There is a very specific organizational structure to the files and folders on your Mac. Before you set up your own folders, it's important to learn the organization that is set up by default. Explore the Applications folder, where all of the programs on your computer are stored, and the home folder, where you can store all of your personal files, including your documents, music, and pictures.
- [Instructor] In this video, we will look at how the specific files and folders are organized on your storage drive. Before you make your own folders and your own organization, it's very important to understand the folder structure that already exists in macOS, and as much as possible, work within that established organization. So let's start by opening up a Finder window. And I want to start at a place known as the root. To get there, I'll go to the Go menu up at the top, and I want to click on Computer. And this takes me to the base level of my folder organization, it's like standing in front of a filing cabinet before opening it up.
You should see your main hard drive, maybe something about the local network, and if you have additional storage drives, like an external hard drive or a USB memory stick, those will be listed here as well. I want to open up my main hard drive, so I'll double-click on that. There are other ways to get to the Macintosh HD. You could use this shortcut over here on the sidebar on the left, or you could double-click on your hard drive on the desktop. Either way, this is the contents of my hard drive.
And in this case, I see four folders. You may see more, but you should at least see these four. Every file and folder on your hard drive is inside of one of these folders. And I want you to understand what they are and which of them you should be working with. Now first, Library and System are very easy. Most users have no reason to ever open up these folders, and I include myself in this. Library and System contain files essential to how macOS works, but there's nothing here for most users to work with directly.
In fact, moving or deleting files in one of these folders can cause serious problems with your computer. So we're going to leave those alone. Now the Applications folder is where the applications or programs on your computer are stored. This is very important to you, but we're gonna save that for a different video. That leaves us with the Users folder. If you watch the movie in this course on setting up multiple user accounts, this folder relates directly to that. Let's open it up, I'll double-click on it.
Here you will find a folder with your name on it, or an abbreviation of your name. This is your home folder, this is where all of your personal files should be stored. Documents, pictures, music, everything that belongs to you, except for your applications, of course, will be in this folder. If you have an external hard drive or a USB memory stick or something like that, you can certainly feel free to store files there as well, but for your files on your main hard drive, this is your stuff.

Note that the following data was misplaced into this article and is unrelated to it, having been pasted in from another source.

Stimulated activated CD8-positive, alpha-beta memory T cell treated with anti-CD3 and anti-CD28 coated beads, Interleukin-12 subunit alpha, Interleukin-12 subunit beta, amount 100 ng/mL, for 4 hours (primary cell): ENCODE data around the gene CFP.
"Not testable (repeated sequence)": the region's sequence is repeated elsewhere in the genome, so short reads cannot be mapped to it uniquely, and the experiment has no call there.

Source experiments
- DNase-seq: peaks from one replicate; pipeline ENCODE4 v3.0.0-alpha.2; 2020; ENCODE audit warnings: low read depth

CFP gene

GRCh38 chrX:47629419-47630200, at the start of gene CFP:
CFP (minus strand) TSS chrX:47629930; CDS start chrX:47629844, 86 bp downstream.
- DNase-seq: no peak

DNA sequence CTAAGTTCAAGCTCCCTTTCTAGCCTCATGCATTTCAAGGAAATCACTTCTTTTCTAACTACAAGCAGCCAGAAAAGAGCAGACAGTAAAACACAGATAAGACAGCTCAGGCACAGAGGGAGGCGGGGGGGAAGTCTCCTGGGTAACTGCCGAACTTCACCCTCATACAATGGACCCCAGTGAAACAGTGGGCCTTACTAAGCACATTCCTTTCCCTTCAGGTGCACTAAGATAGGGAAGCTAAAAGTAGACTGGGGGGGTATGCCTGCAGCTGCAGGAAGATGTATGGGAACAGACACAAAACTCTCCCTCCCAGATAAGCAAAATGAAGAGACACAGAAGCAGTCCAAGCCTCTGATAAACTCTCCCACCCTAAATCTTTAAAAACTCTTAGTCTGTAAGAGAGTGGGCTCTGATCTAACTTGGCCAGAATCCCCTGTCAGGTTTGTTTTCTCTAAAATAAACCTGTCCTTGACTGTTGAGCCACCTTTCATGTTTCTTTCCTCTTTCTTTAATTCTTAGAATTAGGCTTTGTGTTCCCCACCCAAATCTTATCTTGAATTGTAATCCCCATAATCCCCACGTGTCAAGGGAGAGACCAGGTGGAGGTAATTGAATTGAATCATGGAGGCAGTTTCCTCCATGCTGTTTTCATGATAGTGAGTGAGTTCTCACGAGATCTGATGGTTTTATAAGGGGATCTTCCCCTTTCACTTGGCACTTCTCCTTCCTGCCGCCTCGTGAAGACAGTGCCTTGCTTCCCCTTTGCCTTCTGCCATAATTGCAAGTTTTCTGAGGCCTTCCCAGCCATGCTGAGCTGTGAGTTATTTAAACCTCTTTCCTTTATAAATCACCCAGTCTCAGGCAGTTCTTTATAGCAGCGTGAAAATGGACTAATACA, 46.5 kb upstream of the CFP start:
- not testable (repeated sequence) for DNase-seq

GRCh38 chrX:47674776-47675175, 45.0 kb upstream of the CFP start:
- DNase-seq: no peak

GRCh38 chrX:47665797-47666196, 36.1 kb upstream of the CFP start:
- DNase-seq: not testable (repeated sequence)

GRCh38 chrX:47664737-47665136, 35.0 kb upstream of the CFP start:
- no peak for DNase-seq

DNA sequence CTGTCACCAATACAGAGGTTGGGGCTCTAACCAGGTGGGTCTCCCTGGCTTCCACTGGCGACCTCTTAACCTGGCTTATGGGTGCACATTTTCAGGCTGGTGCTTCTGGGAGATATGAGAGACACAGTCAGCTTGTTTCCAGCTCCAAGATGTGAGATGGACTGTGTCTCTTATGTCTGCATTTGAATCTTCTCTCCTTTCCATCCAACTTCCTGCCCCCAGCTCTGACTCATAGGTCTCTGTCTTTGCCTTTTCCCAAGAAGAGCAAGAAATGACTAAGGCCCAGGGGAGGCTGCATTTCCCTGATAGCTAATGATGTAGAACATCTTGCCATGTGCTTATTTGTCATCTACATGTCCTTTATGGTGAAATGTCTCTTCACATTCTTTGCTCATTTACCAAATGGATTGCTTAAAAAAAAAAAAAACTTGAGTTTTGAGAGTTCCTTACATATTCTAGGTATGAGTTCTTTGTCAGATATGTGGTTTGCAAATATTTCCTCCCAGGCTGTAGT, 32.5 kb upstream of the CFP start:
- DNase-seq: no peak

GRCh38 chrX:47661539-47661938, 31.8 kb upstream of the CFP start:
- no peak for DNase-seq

Now if you have more than one user account set up on your computer, each user will have their own home folder, and you cannot see inside another user's home folder without their password. See how useful user accounts can be? All right, so let's open up my home folder. I'll double-click on that, and what I see here are the default folders that are set up by the computer inside of each home folder. These subfolders are pre-made for the different types of files that you might have. Now you do not have to use these folders, but using them keeps things much cleaner.
And lots of applications will assume that your pictures are in your Pictures folder, your documents are in your Documents folder, your music is in the Music folder, and so on. So if I open up my Documents folder, you can see that I have several folders that I created or copied to my Documents folder. I actually did this when I downloaded and moved the exercise files into this folder. And I can go back to my home folder by clicking on the Back button up here in the top left. And don't worry if the view changes as you switch from one folder to another.
Some folders have different default views set, and most folders will remember the view that you set the last time you were in that specific folder. And of course, you can always go up here at the top and change the view for the current folder that you're in. Now one thing I like to have turned on in Finder to help me understand this folder structure is the Path Bar. For that we go to the View menu, and we hit Show Path Bar, which enables that bar down here at the bottom of the window. So I can see the path I took to get to the folder that I'm in now.
We went to the Macintosh hard drive, into the Users folder, into my home folder, and that's where we are now. Remember, you can always see the name of the folder that you're currently in up here at the top of the window. So I strongly encourage you to use the home folder as it is intended, to store and organize your files. When you learn how to create new folders, it's almost always better to create those folders inside of your home folder, or inside of one of these subfolders in your home folder. This is an important organizational guideline, and it helps keep your files tied to your user account.
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